Aid Stations – (3 out of 10)
THEY-RAN-OUT-OF-WATER. This is simply unbelievable, unforgivable, and very, very, dangerous for the participants. Nowadays, if a regular running event runs out of water, you can be sure that race will be crucified. Spoiled? Maybe, but this is a triathlon (a 70.3 no less) and water plays a really important role. We got reports that as early as 60km into the bike ride, water was already gone. When I was helping at T2, participants were cursing and cramping because they were so dehydrated already. Some simply threw away the Powerade that I handed to them because they couldn’t get it down anymore. Also, as a result of the lack of water on the bike course, some participants had to back track to the earlier Powerade station. Very dangerous.
The run is another story…
Water again was nowhere to be found. They ran out of water once again just as the athletes were doing their second loop! With the heat as hot as the Sahara, you simply cannot afford to run out of water. It’s the lives of the racers at stake. Some racers had to suffer the indignity of picking up ice cubes and licking it just so that they could just quench their thirst and survive the race. YIKES. The run also severely lacked sponges.
There was also no water station at the swim start. A disaster for those who take gels before the swim start.
In fairness to the new hydration partner, Powerade, they never ran out. :)
Marshalls / Medical Team – (8.5 out of 10)
The race certainly could’ve used an additional marshal or two. I got feedback from participants that the race severely lacked marshals on the bike leg.
I can’t say much for the medical team but from what I saw, they reacted pretty well to emergencies and were able to take care of the needs of the participants. Here’s one feedback in the SBR.ph forum made by one of the participants :
“i have a comment about their medical team, my wife was stung by a jellyfish and was rescued by a kayak coz she’s vomiting and having shortness of breath after reaching the shore no marshal or medics helped her and was told to proceed in the transition area where the medical tent is located. after reaching there, medics have no idea how to first aide a jellyfish victim, my wife even instructed them to give her anti-histamine and their answer is shangri-las clinic is still close and my wife again ask for a vinegar and they said they don’t have it, that’s how bad their medical team.”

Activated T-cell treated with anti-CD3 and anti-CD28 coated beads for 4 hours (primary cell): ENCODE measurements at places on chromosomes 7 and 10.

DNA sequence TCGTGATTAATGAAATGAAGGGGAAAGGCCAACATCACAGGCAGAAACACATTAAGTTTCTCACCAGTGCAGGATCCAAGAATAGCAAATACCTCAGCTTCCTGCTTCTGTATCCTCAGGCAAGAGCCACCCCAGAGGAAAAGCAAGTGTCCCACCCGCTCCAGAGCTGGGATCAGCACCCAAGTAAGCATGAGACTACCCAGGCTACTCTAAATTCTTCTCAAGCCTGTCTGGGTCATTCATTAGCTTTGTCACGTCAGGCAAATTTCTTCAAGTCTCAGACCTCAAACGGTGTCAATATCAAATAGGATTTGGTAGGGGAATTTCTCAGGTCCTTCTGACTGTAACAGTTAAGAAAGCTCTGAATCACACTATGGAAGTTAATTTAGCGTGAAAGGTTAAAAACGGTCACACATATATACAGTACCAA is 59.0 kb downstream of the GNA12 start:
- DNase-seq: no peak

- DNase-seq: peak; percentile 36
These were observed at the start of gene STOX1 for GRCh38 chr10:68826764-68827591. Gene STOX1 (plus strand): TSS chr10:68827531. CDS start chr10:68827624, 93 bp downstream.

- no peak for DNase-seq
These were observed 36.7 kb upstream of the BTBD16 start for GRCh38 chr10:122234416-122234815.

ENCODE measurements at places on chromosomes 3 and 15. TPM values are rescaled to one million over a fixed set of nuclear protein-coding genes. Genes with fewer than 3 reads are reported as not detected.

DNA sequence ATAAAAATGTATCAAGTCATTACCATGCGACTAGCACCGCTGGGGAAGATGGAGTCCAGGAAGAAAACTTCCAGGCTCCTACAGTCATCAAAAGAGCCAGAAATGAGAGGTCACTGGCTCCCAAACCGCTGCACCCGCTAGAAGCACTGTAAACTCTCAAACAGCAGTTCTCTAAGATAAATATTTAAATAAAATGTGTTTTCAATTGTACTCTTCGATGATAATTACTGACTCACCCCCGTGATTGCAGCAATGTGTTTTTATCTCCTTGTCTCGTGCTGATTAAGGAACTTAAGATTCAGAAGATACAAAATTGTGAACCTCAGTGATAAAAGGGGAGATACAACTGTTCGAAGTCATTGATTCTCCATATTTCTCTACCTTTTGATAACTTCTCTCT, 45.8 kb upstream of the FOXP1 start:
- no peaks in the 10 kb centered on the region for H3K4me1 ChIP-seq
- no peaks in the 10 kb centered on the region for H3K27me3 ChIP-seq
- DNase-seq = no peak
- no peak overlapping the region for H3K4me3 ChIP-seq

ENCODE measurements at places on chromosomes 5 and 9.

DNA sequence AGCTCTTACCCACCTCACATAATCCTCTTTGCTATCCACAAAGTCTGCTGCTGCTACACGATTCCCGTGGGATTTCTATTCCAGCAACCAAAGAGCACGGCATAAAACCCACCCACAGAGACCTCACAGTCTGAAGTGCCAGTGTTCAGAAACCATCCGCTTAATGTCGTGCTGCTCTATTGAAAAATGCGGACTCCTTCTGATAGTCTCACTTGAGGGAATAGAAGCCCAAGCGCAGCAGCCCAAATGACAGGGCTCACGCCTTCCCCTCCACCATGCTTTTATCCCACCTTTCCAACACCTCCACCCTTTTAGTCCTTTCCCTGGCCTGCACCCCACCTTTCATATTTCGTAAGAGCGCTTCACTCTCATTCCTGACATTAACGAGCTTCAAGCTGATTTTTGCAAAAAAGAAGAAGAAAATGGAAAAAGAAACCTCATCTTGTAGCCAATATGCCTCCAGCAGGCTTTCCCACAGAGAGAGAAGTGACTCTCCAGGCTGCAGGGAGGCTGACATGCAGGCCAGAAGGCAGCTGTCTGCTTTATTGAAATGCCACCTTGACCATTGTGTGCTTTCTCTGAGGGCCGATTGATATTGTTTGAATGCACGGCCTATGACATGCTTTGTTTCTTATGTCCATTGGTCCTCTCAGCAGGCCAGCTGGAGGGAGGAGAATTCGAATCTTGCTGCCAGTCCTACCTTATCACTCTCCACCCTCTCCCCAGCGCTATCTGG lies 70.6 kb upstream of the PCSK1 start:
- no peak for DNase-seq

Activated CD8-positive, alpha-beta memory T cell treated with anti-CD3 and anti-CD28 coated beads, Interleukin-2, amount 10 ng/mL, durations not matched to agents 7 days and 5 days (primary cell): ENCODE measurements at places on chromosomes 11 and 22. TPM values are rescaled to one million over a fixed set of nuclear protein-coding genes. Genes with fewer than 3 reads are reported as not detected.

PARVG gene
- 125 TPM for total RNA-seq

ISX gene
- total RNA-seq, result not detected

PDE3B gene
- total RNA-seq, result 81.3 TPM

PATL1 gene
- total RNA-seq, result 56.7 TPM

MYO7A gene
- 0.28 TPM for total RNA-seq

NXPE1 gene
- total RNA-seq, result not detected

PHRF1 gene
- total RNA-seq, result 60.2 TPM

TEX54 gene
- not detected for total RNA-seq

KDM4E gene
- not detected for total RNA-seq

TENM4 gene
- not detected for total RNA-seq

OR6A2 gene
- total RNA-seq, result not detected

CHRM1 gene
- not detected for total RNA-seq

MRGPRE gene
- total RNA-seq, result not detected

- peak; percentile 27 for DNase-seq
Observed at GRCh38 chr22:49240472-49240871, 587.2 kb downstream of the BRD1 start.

The Swim – (9 out of 10)
The mere fact that we’re finally swimming in crystal clear open water makes us want to rate this a perfect 10 out of 10! Except for the unorganized swim start (there were no definite start line), everyone was raving about the swim. The fast undercurrent going to the swim exit made everyone swim like a fish! We just wish something was done about the corals at the swim exit. Some racers suffered nasty cuts on both their hands and feet. Kudos to those who still finished the race in good time despite of the injury .
The Bike – (7 out of 10)
We’re torn with this one. We wanted to rate it higher because we finally got a closed-road / challenging bike route but the bumpiness of course road simply ruined it. Not to mention, made it very dangerous. Everyone was expecting a super fast/smooth/and pancake flat bike course. It’s just sad that come race day, the roads were just as bad (if not worse) than Camsur. We really had high hopes for this.
The bike course also could’ve used an extra lighting or two in the tunnel. It was really dark and there were no marshals inside so anything can happen.
The Run – (9.5 out of 10)
Save for more kilometer markers, the run course was superb. It was hard, tough, and brutal. Just what the doctor ordered :). The run really made you earn your medal.
The run entry in to the Shang past the transition area though could be improved.
Transition Area – (9.5 out of 10)
Up to now it still amazes me how they managed to fit all those bikes in that tiny area. The transition area was really organized. Though some racers reported that there was no bike check? Also, another proof in the pudding is one racer mistakenly placed his bike on my rack. Had I decided to race, I will have no spot to rack my bike :)
Drafting Team- (9 out of 10)
You know you did a good job when you turn in 34 citations, 22 of which were drafting! (per Ricky Ledesma). Despite this, there were still reports that the ride was a draft fiesta. Some were quick to admit that this simply cannot be helped because of the narrow roads and sheer number of participants (really now?). In the end, you know if you drafted. And if you did, well, enjoy your Ironman 70.3 medal knowing you got that bike split because you drafted. :)